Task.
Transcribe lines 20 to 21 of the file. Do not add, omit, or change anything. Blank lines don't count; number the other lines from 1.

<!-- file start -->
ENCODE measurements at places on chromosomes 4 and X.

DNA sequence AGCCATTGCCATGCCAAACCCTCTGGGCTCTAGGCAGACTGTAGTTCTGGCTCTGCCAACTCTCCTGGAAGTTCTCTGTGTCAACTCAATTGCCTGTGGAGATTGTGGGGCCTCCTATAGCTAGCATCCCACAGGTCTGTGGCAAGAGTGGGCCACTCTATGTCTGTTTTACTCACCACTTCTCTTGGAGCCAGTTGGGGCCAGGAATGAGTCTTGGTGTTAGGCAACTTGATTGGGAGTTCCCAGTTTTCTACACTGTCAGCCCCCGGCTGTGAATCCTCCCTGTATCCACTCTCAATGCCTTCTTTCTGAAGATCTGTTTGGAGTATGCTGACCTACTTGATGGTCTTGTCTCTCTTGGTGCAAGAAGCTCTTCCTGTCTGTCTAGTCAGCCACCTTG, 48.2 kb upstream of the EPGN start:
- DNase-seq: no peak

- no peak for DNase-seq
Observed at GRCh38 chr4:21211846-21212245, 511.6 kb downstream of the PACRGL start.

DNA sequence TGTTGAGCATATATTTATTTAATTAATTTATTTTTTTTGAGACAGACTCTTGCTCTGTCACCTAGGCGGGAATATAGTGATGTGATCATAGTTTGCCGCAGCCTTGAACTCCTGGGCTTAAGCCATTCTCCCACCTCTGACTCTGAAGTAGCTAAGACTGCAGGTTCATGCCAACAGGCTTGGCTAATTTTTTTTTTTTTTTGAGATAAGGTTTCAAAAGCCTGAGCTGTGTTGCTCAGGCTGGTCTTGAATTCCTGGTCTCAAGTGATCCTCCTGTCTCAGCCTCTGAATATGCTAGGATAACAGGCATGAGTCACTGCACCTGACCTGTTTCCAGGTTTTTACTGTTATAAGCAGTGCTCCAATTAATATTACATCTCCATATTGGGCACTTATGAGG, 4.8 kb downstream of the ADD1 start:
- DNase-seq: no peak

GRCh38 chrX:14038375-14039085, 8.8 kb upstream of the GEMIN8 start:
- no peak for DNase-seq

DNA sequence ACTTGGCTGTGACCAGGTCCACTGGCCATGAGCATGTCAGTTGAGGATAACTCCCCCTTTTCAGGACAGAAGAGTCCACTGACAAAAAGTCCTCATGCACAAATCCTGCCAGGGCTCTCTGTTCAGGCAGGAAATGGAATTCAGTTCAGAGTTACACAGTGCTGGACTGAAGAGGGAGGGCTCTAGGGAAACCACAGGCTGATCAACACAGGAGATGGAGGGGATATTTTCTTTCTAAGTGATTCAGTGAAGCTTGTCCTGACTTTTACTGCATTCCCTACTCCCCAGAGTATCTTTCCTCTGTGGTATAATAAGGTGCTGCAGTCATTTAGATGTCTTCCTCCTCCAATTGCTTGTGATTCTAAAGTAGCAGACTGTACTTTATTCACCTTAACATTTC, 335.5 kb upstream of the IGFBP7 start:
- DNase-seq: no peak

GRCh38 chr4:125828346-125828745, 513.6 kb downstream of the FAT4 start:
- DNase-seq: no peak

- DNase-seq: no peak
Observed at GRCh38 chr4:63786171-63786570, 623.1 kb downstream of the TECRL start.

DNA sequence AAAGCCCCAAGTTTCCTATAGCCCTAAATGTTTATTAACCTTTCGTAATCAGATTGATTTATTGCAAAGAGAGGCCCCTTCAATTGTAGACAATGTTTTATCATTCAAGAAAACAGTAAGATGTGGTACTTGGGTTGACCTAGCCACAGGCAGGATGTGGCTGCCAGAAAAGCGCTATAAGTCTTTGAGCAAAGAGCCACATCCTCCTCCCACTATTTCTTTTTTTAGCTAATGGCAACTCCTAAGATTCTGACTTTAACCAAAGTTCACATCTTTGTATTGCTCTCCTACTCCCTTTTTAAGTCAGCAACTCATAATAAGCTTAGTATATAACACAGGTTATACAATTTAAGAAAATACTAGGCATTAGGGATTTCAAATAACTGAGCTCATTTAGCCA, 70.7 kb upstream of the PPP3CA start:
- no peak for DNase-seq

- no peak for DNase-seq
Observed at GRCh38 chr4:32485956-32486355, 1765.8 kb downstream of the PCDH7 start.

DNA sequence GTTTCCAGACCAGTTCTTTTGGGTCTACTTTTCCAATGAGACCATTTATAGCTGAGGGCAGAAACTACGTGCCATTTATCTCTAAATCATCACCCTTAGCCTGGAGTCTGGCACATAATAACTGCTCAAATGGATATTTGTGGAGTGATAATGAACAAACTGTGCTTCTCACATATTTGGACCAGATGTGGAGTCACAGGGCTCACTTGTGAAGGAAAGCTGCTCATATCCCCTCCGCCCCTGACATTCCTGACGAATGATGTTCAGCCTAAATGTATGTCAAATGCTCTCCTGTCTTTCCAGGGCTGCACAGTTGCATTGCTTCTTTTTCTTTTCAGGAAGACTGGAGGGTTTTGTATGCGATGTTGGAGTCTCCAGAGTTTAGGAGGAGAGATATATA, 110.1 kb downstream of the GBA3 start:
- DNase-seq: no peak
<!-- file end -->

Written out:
DNA sequence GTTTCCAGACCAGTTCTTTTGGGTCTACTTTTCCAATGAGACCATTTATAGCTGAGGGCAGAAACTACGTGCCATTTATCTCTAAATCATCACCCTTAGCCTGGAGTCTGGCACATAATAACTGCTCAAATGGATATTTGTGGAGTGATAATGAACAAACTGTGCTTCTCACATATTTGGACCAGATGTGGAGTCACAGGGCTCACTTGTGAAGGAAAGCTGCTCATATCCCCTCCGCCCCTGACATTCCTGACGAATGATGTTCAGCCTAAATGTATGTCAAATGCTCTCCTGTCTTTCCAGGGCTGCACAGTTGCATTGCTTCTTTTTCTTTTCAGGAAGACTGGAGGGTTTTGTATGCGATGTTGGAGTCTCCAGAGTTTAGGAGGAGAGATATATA, 110.1 kb downstream of the GBA3 start:
- DNase-seq: no peak